Property owners who submitted RPIE statements digitally on the Department of Finance website each September previously will now have to file using a CPA ertificate by June 1 each year. That means owners will incur certification fees for all commercial properties with an assessed valuation of $1 million or more (a CPA fee is usually $10,000 or more depending on the property). This burden never existed before.

Since the Department of Finance online entry system doesn't adhere to generally accepted accounting principles, and because it excludes large categories of income and expense, it may prove impossible for many CPA's to comply. Also, by excluding these categories, the report doesn't mirror the owner's actual operating information, making it impossible for anyone to sign or attest to it.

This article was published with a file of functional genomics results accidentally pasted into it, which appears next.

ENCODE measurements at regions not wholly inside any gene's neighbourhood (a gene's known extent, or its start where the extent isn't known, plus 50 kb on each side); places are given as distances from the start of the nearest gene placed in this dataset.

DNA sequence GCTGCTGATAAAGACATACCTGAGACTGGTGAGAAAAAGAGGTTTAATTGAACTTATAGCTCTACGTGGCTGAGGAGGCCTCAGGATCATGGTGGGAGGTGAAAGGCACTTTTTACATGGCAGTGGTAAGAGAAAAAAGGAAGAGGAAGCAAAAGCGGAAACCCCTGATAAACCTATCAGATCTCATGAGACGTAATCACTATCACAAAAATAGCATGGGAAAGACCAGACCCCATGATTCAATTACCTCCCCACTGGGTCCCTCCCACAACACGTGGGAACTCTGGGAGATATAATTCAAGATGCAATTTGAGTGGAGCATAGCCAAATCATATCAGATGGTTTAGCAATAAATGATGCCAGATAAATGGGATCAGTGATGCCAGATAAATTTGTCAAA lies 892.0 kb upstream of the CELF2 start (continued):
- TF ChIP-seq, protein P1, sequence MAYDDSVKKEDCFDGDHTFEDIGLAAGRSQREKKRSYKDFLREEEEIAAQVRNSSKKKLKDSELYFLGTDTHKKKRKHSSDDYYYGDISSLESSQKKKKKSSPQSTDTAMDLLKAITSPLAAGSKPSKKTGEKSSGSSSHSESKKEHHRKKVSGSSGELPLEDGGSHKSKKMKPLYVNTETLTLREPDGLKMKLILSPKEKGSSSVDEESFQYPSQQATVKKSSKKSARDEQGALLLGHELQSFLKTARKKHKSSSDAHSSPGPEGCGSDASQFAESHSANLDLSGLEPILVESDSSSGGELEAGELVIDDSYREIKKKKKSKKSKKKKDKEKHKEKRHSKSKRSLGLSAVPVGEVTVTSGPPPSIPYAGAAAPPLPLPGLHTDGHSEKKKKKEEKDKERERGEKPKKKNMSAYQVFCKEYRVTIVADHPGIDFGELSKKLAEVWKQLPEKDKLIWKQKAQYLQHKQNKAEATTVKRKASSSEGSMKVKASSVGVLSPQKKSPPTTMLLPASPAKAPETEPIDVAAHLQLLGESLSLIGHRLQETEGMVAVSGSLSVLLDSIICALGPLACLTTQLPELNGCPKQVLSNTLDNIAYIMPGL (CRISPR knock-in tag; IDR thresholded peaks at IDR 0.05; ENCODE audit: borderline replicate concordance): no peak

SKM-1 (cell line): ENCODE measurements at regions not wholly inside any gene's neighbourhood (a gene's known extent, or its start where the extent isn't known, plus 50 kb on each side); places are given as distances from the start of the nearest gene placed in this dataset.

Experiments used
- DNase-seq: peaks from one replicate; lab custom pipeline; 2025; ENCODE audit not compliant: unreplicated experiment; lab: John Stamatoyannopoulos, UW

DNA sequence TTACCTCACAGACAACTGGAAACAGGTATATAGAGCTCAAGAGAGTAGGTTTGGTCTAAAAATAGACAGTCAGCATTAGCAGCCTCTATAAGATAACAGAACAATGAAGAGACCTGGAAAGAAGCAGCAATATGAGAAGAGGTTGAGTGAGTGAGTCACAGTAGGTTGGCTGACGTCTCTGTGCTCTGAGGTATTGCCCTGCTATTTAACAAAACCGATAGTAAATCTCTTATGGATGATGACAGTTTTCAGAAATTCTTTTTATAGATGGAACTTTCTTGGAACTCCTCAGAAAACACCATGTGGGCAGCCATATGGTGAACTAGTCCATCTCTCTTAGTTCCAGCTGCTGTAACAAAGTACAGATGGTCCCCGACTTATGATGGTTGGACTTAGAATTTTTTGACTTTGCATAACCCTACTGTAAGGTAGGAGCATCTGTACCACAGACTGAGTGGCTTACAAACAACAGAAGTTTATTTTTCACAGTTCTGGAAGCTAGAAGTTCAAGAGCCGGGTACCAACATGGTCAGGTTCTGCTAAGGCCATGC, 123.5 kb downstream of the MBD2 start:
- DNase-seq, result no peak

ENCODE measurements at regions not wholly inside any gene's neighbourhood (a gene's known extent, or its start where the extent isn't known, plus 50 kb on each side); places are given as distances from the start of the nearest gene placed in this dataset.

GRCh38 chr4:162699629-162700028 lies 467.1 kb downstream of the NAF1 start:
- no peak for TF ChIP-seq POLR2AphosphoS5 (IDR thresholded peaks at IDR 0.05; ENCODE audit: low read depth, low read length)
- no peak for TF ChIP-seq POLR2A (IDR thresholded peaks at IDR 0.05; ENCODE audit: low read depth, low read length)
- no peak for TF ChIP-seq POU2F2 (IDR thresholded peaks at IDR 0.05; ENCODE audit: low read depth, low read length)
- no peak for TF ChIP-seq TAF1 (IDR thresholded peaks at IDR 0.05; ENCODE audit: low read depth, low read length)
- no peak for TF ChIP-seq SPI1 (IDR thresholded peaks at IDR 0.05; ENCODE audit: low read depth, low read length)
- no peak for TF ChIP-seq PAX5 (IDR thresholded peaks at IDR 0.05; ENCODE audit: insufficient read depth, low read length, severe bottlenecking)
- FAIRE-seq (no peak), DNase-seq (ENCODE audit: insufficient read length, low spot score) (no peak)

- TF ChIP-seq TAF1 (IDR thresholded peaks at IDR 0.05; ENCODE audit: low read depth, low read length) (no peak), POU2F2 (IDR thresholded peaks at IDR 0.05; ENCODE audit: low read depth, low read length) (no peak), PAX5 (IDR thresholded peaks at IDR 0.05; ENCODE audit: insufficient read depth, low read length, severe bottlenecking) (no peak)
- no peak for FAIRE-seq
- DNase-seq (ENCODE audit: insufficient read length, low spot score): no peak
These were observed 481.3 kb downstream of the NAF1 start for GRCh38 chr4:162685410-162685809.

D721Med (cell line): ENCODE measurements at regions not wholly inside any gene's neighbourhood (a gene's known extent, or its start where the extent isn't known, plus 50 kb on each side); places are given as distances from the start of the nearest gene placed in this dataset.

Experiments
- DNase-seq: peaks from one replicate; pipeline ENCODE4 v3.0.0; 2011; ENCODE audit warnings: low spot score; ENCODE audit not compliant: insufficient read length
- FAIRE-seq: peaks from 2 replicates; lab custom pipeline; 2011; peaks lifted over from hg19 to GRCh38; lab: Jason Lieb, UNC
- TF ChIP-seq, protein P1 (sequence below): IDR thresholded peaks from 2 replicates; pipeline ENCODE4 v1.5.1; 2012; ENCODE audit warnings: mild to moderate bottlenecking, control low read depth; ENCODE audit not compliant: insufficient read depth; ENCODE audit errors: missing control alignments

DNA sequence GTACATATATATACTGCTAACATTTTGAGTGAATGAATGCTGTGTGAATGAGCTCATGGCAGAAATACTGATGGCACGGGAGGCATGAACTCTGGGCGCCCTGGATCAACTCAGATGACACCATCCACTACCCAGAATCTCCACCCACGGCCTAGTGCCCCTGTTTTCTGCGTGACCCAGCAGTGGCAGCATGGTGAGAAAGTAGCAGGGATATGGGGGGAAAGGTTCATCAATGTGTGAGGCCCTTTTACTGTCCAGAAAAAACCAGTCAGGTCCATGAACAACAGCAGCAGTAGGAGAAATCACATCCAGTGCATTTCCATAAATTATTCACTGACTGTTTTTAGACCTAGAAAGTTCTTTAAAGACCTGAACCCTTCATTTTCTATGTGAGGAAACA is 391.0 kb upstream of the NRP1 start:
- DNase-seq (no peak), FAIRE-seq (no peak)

These policies elevate "form over substance" to an entirely new — and sinister — level.


JoelMarcusJoel R. Marcus is a partner in the New York City law firm Marcus & Pollack, LLP, the New York City member of American Property Tax Counsel(APTC), the national affiliation of property tax attorneys. He may be reached at This email address is being protected from spambots. You need JavaScript enabled to view it..

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Apr
13

"What assessors may try to ignore is how unsteady this recovery truly is in light of stalled economic growth."

How to Avoid Unfair Tax Assessments Due to the Economic Recovery

By Darlene Sullivan Esq., as published by Commercial Property Tax Executive, April 2013